Vancouver Estate Lawyer-Presumption of Undue Influence Applied

Trevor Todd and Jackson Todd have over 60 years combined legal experience in handling estate disputes, including undee influence.

Re Campbell estate 2022 BCSC 2184 set aside a transfer in favour of one child over others on the basis of both undue influence and resulting trust.

The defendants knew that the deceased was frail and vulnerable and were clearly in a position of dominance over her.


The law relating to the presumption of undue influence was described by Madam Justice Wilson in Geffen v. Goodman Estate, [1991] 2 S.C.R. 353 [Geffen]. At para. 23 she wrote that:

The equitable doctrine of undue influence was developed, as was pointed out by Lindley L.J. in Allcard v. Skinner (1887), 36 Ch. D. 145, not to save people from the consequences of their own folly but to save them from being victimized by other people (at pp. 182-83). In the context of gifts and other transactions, equity will intervene and set aside such arrangements if procured by undue influence.

[215] Undue influence will be presumed in certain relationships, such as doctor and patient, solicitor and client, and parent and child: Geffen at para. 28. The categories of relationships in which undue influence will be presumed are not fixed. Each case must be considered on its own facts to determine if a “special” relationship exists to support the presumption.

[216] At paras. 42–45, Wilson J. set out what must be established to trigger the presumption of undue influence in these terms:

[42] What then must a plaintiff establish in order to trigger a presumption of undue influence? In my view, the inquiry should begin with an examination of the relationship between the parties. The first question to be addressed in all cases is whether the potential for domination inheres in the nature of the relationship itself. This test embraces those relationships which equity has already recognized as giving rise to the presumption, such as solicitor and client, parent and child, and guardian and ward, as well as other relationships of dependency which defy easy categorization.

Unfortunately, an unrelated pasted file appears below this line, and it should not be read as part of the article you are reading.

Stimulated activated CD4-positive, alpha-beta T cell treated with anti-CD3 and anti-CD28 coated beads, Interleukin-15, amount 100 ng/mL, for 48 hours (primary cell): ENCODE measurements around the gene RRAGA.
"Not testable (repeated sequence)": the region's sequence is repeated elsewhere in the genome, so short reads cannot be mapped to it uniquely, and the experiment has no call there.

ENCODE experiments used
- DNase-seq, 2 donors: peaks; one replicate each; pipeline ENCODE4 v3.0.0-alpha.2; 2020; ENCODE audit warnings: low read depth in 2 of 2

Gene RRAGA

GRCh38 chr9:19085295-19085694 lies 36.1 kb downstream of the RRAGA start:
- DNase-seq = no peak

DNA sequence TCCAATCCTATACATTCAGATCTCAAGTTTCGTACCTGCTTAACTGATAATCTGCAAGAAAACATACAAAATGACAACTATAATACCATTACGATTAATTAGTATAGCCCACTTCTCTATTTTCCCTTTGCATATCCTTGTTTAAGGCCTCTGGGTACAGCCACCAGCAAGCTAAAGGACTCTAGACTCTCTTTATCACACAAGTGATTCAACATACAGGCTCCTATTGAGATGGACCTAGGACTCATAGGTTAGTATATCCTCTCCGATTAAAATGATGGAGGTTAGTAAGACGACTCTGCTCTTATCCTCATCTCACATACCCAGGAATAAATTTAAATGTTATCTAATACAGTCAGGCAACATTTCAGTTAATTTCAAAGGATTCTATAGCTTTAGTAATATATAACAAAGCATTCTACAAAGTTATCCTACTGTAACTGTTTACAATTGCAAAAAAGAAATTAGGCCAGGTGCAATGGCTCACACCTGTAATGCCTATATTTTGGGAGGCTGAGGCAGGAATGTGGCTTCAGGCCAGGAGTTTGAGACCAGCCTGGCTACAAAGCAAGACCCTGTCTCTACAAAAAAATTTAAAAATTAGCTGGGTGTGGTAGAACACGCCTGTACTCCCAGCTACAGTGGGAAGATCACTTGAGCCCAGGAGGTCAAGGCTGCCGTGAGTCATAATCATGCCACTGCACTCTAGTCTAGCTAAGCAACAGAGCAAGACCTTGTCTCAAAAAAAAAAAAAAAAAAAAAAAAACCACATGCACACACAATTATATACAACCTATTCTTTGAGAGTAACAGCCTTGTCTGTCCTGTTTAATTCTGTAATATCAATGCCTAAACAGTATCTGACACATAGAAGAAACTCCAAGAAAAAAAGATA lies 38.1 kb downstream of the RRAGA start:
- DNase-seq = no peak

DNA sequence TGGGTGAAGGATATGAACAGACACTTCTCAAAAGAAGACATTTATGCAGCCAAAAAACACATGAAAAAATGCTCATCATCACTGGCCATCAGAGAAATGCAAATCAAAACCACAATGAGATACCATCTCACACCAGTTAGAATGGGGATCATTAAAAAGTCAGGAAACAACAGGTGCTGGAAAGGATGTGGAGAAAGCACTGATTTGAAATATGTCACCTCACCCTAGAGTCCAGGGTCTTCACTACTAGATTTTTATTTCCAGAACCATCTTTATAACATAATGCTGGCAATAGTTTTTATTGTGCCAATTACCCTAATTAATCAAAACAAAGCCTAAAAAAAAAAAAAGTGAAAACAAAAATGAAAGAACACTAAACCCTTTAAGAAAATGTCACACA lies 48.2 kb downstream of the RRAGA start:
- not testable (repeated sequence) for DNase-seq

[43] Having established the requisite type of relationship to support the presumption, the next phase of the inquiry involves an examination of the nature of the transaction. When dealing with commercial transactions, I believe that the plaintiff should be obliged to show, in addition to the required relationship between the parties, that the contract worked unfairness either in the sense that he or she was unduly disadvantaged by it or that the defendant was unduly benefited by it. From the court’s point of view this added requirement is justified when dealing with commercial transactions because, as already mentioned, a court of equity, even while tempering the harshness of the common law, must accord some degree of deference to the principle of freedom of contract and the inviolability of bargains. Moreover, it can be assumed in the vast majority of commercial transactions that parties act in pursuance of their own self-interest. The mere fact, therefore, that the plaintiff seems to be giving more than he is getting is insufficient to trigger the presumption.

[44] By way of contrast, in situations where consideration is not an issue, e.g., gifts and bequests, it seems to me quite inappropriate to put a plaintiff to the proof of undue disadvantage or benefit in the result. In these situations the concern of the court is that such acts of beneficence not be tainted. It is enough, therefore, to establish the presence of a dominant relationship.